Since 2011, the cost of college textbooks has risen 35% in the US1 imposing barriers to access on students. Fifty-three percent of students in a 2022 survey reported not buying or renting a required textbook because of its cost while nearly 44% of students in the same survey reported taking fewer classes because of textbook costs2. Replacing expensive course materials with free texts like open educational resources (OER) removes this cost barrier and helps students be prepared for the classroom.
Open Educational Resources (OERs) are teaching, learning, or research resources that are offered freely to users in at least one form and that either reside in the public domain or have been released under an open copyright license that allows for its free use, reuse, modification, and sharing with attribution.
Definition from SPARC.
In addition to expanding students’ access to course materials by reducing costs, the flexibility and reusability of OER provides new opportunities to implement student-centered, equity-focused instructional practices.
Learn more about OER through Steely Library’s OER Guide.
Open educational resources (OER) that are ready to use and remix are made available online in digital repositories. A list of repositories organized by resource type is available on the Discover OER Guide.
If you are interested in using OER in a course but need help locating resources, request a curated list of potential OER for a particular course created by Steely Library's OER librarian. Curations will be provided approximately two weeks after request submission. Complete the OER Curation Request Form.
OER are released under a license allowing for free use, reuse, modification, and sharing without obtaining permission from the copyright holder. After locating an OER you want to use, you can use it as is or modify the resource to reflect your teaching style, region, culture, or discipline. Learn more about adapting OER on the Evaluate OER Guide.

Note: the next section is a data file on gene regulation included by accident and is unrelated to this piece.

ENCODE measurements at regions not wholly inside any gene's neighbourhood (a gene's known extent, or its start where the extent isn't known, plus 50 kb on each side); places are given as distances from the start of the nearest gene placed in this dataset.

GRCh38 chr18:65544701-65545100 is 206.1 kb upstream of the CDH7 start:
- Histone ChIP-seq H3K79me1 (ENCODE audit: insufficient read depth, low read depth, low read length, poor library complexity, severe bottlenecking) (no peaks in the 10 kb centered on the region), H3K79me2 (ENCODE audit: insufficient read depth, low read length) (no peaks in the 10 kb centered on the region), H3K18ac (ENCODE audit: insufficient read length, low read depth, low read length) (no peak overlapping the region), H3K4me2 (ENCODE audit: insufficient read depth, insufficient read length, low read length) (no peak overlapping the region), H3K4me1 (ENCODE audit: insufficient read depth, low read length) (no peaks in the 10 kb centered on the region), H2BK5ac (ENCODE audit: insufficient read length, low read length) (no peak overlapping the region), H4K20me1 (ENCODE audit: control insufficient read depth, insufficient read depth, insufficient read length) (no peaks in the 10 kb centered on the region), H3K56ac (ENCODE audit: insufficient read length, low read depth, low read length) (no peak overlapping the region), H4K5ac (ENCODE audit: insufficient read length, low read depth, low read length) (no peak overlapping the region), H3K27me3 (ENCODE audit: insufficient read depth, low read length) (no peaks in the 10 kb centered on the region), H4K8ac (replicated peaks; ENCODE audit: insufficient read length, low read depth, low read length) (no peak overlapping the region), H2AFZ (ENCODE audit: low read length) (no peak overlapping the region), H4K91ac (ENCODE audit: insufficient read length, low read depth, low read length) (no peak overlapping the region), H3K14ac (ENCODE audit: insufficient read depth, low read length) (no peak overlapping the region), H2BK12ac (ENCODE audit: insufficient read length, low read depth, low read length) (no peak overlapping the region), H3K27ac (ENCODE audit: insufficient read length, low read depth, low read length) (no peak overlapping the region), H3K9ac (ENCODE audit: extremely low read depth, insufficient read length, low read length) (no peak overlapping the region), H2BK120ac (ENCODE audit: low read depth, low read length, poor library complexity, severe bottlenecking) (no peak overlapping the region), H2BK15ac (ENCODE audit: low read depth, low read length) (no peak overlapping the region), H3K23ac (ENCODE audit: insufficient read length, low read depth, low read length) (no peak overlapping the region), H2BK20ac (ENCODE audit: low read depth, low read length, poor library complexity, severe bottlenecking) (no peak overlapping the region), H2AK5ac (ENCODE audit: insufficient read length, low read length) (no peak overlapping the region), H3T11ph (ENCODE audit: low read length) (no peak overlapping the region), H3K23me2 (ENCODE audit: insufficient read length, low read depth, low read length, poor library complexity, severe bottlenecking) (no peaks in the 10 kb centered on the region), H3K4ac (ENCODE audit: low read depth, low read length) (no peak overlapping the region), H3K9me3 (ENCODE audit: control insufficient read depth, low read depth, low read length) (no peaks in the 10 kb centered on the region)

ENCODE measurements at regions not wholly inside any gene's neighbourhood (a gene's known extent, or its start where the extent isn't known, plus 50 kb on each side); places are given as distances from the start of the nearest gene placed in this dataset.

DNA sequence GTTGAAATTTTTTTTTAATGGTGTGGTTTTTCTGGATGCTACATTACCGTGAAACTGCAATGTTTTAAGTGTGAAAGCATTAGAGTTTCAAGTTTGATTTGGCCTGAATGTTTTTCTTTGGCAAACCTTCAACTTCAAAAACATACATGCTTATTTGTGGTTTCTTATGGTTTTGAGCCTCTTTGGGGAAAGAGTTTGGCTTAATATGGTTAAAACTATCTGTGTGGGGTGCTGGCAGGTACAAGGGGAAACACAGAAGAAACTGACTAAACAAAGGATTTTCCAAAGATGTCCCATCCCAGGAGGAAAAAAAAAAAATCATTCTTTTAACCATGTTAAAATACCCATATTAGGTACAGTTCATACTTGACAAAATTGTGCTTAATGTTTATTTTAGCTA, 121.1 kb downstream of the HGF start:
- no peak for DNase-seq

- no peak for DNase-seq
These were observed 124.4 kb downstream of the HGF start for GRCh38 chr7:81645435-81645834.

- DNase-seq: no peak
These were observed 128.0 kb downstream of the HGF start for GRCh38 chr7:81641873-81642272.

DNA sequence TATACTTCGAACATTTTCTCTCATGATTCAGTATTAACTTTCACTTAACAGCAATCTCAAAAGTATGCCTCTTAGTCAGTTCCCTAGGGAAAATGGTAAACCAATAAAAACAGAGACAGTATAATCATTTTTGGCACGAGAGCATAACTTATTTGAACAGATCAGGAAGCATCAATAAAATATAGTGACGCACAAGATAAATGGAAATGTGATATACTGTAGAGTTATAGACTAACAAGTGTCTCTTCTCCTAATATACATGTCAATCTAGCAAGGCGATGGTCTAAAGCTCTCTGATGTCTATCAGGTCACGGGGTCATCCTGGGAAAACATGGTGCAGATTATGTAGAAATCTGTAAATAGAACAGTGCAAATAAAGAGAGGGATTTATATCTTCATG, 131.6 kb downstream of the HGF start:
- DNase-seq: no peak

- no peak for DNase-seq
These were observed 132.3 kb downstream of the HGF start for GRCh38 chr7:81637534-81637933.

When no existing OER fits your needs, you might consider creating a new OER. Creating OER can enhance your course content, allow for continual improvement based on student feedback, and provides a new resource available to colleagues and peers. Learn more about creating OER on the Create OER Guide.
When you’re ready to publish, consult with Steely’s OER Librarian to discuss compatible publishing options. NKU faculty and staff can request access to the online publishing platform Pressbooks, a platform made for authors creating and adapting existing OER.
View examples of Pressbooks books at the Pressbooks Directory and learn more about NKU's Pressbooks instance at the SAALCK Consortium Pressbooks homepage. Request a Pressbooks account by contacting email@example.com.
Have you already replaced traditional course materials with OER in an NKU course? The OER Program is collecting data on OER adoption for local and statewide reporting purposes. Report your OER adoptions on the OER Reporting Form.
The OER Instructor Grant pilot program launched in the summer of 2022 when project stipends were awarded to NKU instructors dedicated to adopting, adapting, or creating OER for a course. During its inaugural cycle, 18 instructors received acceptance into the program which offered customized consultative assistance and stipends to support the work.
Savings since Fall 2022 (last updated March 2023):
*Student savings are determined for each course by multiplying course enrollment by the purchase price of the traditional textbook previously used.
Be the first to learn about new grant cycles by visiting the OER Instructor Grant web page.
How can OER be good if they’re free?
Research shows little correlation between course material cost and quality-- in fact, many OER are published only after peer review and editorial support. Evaluation of course materials for quality and usefulness is recommended regardless of copyright license.
How do I know if a resource is licensed as an OER?
The resource must be in the public domain or assigned a copyright license allowing for reuse, modification, and adaptation. OER are typically assigned one of the following Creative Commons licenses: CC0, CC-BY, CC-BY-SA, CC-BY-NC, or CC-BY-NC-SA.
Resources assigned a Creative Commons NoDerivatives license are not considered OER because their copyright permissions do not allow for public sharing of adaptations.
Are OER less accessible than traditionally published textbooks?
OER creators are often concerned with making their work accessible, and most OER publishing platforms provide accessibility guidance to support this work. If a found OER is not up to your accessibility standards, the open license gives you permission to improve its accessibility quality.